About this book—this book!—R. C. Sproul has written, in public recommendation:

I believe that Russell’s work is one of the most important treatments on Biblical eschatology that is available to the church today. The issues raised in this volume with respect to the time-frame references of the New Testament to the Parousia are vitally important not only for eschatology but for the future debate over the credibility of Sacred Scripture.9

What Sproul ought to have written is that Russell’s work is a damnable denial of the bodily, visible coming of Jesus in the future and, with this, a denial of the supreme glorification of the triune God in Jesus Christ before all the world and of the one hope of the church in all ages. The issue raised in this book—the denial of the future bodily coming of Christ—demolishes the credibility of Holy Scripture, which promises the bodily coming of Jesus Christ as fundamental to the message of Scripture from beginning to end, and has as its practical result, if not its purpose, unbelief and immorality. If Christ is not coming again, in the future, bodily, visibly, and publicly, to raise the dead, in our body, and to conduct the final judgment, the whole gospel of Scripture is a lie—the most pernicious lie ever told in the history of mankind; we and all men are without hope in the world; and the shrewd human will choose between “eat, drink, and be merry” and suicide (as soon as possible).

And all of this theological and spiritual outrage (so, Sproul should have written) is due to Russell’s ignorance “with respect to the time-frame references of the New Testament to the Parousia”—as though “near” and “at hand” mean that the reality of the second coming would take place within the lifetime of those living in Jesus’ and the apostles’ day.


1 J. Marcellus Kik, An Eschatology of Victory (Phillipsburg, New Jersey: Presbyterian and Reformed, 1971).

2 Jonathan Edwards, Praying Together for True Revival, ed. T. M. Moore (Phillipsburg, New Jersey: P&R, 2004), 127-144. See also Jonathan Edwards, The History of Redemption (Grand Rapids: Associated Publishers and Authors, n.d. [Edwards wrote the book in 1773]), 259-325.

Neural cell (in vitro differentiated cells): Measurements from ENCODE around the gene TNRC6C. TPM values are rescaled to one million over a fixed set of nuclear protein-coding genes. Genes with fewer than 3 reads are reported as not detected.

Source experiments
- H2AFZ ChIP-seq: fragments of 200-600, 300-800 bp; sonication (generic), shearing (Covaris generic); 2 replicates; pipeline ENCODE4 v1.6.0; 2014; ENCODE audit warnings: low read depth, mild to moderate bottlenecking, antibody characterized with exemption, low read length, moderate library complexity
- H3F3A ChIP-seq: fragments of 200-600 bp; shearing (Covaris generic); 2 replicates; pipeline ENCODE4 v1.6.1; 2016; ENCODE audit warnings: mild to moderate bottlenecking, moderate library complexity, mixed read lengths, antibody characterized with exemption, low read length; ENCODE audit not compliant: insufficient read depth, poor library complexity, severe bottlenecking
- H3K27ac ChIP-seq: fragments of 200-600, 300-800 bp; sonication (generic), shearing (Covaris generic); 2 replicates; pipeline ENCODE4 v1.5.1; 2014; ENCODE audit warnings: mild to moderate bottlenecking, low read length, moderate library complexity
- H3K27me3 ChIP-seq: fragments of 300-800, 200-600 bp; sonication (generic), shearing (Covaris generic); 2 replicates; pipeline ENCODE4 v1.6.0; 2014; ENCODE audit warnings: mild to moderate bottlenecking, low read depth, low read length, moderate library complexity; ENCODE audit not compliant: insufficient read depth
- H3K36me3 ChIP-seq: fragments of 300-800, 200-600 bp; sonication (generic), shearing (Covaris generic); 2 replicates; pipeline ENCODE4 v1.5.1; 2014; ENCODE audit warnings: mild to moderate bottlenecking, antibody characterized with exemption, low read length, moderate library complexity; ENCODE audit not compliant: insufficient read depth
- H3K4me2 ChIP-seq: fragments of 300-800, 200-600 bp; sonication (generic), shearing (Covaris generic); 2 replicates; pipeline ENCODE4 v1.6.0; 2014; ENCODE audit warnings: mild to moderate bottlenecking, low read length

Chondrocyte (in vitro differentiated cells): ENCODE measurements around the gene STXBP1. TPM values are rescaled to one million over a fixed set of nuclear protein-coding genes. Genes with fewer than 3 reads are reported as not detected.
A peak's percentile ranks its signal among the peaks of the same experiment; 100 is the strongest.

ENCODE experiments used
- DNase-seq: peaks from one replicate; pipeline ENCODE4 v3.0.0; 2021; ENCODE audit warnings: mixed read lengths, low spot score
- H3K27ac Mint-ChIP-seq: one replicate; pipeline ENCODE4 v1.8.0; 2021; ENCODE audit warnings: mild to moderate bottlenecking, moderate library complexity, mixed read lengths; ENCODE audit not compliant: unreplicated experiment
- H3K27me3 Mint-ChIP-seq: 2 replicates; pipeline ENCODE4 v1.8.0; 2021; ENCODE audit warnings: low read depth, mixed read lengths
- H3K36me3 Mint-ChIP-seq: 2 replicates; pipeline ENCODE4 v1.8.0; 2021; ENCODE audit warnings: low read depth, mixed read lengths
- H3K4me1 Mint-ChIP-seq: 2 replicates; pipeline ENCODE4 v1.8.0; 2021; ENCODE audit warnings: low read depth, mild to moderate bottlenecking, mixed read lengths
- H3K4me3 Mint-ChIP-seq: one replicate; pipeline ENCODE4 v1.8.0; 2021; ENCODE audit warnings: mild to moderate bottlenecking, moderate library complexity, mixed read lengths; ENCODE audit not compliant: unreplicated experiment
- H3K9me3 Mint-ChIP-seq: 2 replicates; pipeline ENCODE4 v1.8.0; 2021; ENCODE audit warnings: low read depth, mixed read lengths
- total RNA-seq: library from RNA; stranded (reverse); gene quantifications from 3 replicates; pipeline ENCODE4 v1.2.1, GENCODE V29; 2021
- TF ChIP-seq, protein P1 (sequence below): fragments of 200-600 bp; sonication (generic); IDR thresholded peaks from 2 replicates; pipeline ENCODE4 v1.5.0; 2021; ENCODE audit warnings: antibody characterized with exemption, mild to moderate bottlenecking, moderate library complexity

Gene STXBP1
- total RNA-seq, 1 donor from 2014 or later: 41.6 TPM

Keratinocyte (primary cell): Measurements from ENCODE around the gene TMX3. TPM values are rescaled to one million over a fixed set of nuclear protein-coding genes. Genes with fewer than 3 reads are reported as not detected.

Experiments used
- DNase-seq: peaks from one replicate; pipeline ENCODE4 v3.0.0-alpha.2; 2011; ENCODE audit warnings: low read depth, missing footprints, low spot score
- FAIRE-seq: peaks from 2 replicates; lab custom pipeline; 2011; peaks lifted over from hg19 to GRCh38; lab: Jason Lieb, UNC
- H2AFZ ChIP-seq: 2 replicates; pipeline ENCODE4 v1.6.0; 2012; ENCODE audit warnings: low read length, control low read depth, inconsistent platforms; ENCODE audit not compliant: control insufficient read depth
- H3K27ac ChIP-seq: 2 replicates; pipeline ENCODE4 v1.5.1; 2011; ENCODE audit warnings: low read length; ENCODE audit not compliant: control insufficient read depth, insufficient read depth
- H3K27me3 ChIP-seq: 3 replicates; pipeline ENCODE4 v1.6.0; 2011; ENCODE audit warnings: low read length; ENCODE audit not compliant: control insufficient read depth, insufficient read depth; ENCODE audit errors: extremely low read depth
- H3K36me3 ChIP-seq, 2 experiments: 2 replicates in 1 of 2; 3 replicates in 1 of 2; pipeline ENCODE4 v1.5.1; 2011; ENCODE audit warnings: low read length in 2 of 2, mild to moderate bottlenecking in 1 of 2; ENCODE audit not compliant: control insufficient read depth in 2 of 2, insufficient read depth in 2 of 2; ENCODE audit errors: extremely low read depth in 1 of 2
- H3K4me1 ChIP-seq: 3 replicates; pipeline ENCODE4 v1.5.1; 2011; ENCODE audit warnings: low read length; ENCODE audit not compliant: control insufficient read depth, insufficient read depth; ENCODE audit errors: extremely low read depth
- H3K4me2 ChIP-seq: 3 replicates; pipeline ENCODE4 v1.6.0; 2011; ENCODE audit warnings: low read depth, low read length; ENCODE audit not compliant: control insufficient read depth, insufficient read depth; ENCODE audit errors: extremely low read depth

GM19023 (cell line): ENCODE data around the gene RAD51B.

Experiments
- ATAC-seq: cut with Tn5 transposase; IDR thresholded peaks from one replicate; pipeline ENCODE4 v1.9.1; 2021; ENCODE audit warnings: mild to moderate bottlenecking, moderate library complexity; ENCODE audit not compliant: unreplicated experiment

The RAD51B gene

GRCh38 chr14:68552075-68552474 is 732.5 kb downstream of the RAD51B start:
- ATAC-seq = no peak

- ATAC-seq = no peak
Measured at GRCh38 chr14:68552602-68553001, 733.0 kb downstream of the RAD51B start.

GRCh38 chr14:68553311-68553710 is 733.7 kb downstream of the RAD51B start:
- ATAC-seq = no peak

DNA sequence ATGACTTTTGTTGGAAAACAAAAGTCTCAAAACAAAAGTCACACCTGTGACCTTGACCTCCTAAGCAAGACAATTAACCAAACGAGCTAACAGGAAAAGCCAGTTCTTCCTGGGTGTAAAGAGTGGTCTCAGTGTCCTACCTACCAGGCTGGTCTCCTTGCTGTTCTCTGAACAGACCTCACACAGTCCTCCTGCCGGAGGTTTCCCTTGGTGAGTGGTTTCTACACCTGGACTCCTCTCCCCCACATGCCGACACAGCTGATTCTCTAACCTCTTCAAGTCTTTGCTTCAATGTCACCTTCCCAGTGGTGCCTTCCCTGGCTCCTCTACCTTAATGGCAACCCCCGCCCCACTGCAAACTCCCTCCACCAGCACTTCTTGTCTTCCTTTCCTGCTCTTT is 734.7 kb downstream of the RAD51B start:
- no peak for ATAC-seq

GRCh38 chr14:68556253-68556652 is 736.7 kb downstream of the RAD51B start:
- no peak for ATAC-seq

3 Edwards, History, 264. Edwards did allow that the time immediately preceding the millennium will be dark (303). And, as I have already noted, Edwards explained the loosing of Satan in Revelation 20 as a final revolt against King Jesus of hordes of wicked at the very end of the millennium (325-328), a view that is unacceptable to the more optimistic contemporary postmillennialists.

4 Iain H. Murray, The Puritan Hope: A Study in Revival and the Interpretation of Prophecy (Edinburgh: Banner of Truth, 1971), 79; emphasis added.

5 Ibid., 79, 80.

6 Ibid., 80. What Murray adds concerning some possible application of some of the signs of the destruction of Jerusalem to the days preceding the end of the world is of no consequence. His interpretation of the foundational eschatological passages of the New Testament, especially Matthew 24, is decidedly and decisively preterist.

7 Ibid., 81, 82.

8 R.C. Sproul, The Last Days according to Jesus (Grand Rapids: Baker, 1998), 158.

9 R.C. Sproul, back-cover recommendation of the recent, new edition of James Stuart Russell, The Parousia: A Critical Inquiry into the New Testament Doctrine of Our Lord’s Second Coming (Bradford, PA: Kingdom Publications, new ed. 1996).